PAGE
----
There's lots more airy-fairy nonsense packed into this book, but a wise reader should figure out by this point that The Shack will not lead you to anything like a true spiritual epiphany in any Christian sense.

In my opinion, this book was meant to help rich Americans reconcile a depraved lifestyle with an external embrace of Christianity. I would also bet that it was written with the express purpose that it would end up in Oprah's Book Club. It seems to be tailor made for a movie version with Oprah herself playing God. And really, nothing could be more fitting. Oprah has as much to do with God as The Shack has to do with teaching authentic Christianity.

Friday, March 12, 2010

Augustine on contraception and abortion

I just found this today on Posting here for future reference:
Chapter 17 [XV.]— What is Sinless in the Use of Matrimony? What is Attended With Venial Sin, and What with Mortal?

It is, however, one thing for married persons to have intercourse only for the wish to beget children, which is not sinful: it is another thing for them to desire carnal pleasure in cohabitation, but with the spouse only, which involves venial sin. For although propagation of offspring is not the motive of the intercourse, there is still no attempt to prevent such propagation, either by wrong desire or evil appliance. They who resort to these, although called by the name of spouses, are really not such; they retain no vestige of true matrimony, but pretend the honourable designation as a cloak for criminal conduct.

Having also proceeded so far, they are betrayed into exposing their children, which are born against their will. They hate to nourish and retain those whom they were afraid they would beget. This infliction of cruelty on their offspring so reluctantly begotten, unmasks the sin which they had practised in darkness, and drags it clearly into the light of day. The open cruelty reproves the concealed sin.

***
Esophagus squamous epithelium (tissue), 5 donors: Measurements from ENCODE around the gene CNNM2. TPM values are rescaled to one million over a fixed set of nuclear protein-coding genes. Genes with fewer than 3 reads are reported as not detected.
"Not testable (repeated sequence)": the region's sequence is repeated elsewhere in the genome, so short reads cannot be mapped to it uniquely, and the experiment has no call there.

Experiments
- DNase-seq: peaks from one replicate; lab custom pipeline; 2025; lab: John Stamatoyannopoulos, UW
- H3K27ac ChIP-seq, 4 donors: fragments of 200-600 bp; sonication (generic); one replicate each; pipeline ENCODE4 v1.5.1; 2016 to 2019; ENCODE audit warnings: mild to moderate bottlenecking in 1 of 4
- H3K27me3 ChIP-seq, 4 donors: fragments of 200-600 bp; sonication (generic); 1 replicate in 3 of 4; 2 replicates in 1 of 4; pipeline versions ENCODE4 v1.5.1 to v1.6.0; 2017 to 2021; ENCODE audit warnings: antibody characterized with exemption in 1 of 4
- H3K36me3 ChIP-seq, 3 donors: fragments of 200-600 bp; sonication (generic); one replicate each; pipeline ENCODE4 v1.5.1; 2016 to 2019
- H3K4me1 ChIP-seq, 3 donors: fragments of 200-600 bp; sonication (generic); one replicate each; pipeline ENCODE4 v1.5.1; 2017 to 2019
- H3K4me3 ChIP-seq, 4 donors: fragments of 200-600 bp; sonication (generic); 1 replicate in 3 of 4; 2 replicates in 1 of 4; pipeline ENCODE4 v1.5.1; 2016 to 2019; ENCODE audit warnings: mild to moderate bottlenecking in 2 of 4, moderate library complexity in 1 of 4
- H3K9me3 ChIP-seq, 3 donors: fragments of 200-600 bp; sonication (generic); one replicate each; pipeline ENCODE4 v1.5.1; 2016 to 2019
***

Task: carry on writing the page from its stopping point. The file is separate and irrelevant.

Sometimes, indeed, this lustful cruelty, or, if you please, cruel lust, resorts to such extravagant methods as to use poisonous drugs to secure barrenness; or else, if unsuccessful in this, to destroy the conceived seed by some means previous to birth, preferring that its offspring should rather perish than receive vitality; or if it was advancing to life within the womb, should be slain before it was born. Well, if both parties alike are so flagitious, they are not husband and wife; and if such were their character from the beginning, they have not come together by wedlock but by debauchery. But if the two are not alike in such sin, I boldly declare either that the woman is, so to say, the husband's harlot; or the man the wife's adulterer.
From Augustine's On Marriage and Concupiscence (Book I)

Friday, March 05, 2010

This day in late Roman History ... March 5

On March 5, AD 363, the emperor Julian marched out of Antioch at the head of 80,000 battle-tested Roman soldiers for his rendezvous with destiny. Known to history as "The Apostate", Julian had become emperor two years before while serving as caesar in the west under Constantinus II. There he had made a reputation for himself as a competent military commander, defeating the Alemanni a series of battles and restoring order to the Rhine frontier.

His success won him the acclaim of his troops, who declared him Augustus in AD 360. This act sparked a civil war between Julian and Constantius, but the latter died while on the march to engage Julian. As a result, Julian became the sole ruler of the empire.

Though a nephew of Constantine the Great, Julian rejected the Christian faith of his uncle and embraced philosophic paganism with an evangelical fervor. As emperor, he sought to undermine the favored status that the Church had enjoyed within the empire. He called Christ, "the Galilean" and referred to Christian churches as "charnel houses". To prove Christ a false prophet, he commenced re-construction of the Temple in Jerusalem--an effort that came to a stunning end when the works were destroyed by an earthquake.

Continuing strife on the eastern frontier forced Julian to take military action against the Persians in AD 363. After an extended and tumultuous stay in Antioch, Julian departed with his soldiers for what would be the final campaign of his career.

Though initially successful, Julian's forces were eventually worn down by hunger and constant attack while deep within Persian territory. During an ambush, Julian was struck by a javelin and mortally wounded. Before he died, he supposedly uttered the phrase, "Thou hast conquered, Galilean."

Wikipedia's entry on Julian is generally fair.

The entry on Julian in the Catholic Encyclopedia is also noteworthy.